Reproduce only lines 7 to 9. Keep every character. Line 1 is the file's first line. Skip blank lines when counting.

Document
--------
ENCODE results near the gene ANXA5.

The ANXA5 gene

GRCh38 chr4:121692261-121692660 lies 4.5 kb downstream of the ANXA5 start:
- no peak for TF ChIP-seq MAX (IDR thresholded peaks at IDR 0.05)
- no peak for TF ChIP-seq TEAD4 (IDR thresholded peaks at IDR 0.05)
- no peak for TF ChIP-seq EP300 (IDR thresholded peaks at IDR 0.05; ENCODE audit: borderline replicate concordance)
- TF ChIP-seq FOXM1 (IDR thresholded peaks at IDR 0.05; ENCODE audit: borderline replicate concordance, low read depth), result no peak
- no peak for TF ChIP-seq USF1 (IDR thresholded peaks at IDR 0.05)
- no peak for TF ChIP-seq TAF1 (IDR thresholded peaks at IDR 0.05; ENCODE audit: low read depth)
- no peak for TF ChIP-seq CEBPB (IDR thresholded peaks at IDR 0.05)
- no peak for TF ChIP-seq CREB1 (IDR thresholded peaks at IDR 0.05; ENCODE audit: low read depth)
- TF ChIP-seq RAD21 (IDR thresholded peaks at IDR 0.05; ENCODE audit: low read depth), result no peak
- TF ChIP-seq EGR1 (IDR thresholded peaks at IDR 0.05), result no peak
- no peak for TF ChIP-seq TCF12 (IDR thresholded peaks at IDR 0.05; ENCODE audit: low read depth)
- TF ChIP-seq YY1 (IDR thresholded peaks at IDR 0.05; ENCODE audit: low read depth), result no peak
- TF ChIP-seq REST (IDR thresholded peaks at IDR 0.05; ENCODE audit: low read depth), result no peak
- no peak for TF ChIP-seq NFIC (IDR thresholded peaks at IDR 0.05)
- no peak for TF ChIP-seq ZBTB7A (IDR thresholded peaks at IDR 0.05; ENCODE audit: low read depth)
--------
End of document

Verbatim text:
- TF ChIP-seq FOXM1 (IDR thresholded peaks at IDR 0.05; ENCODE audit: borderline replicate concordance, low read depth), result no peak
- no peak for TF ChIP-seq USF1 (IDR thresholded peaks at IDR 0.05)
- no peak for TF ChIP-seq TAF1 (IDR thresholded peaks at IDR 0.05; ENCODE audit: low read depth)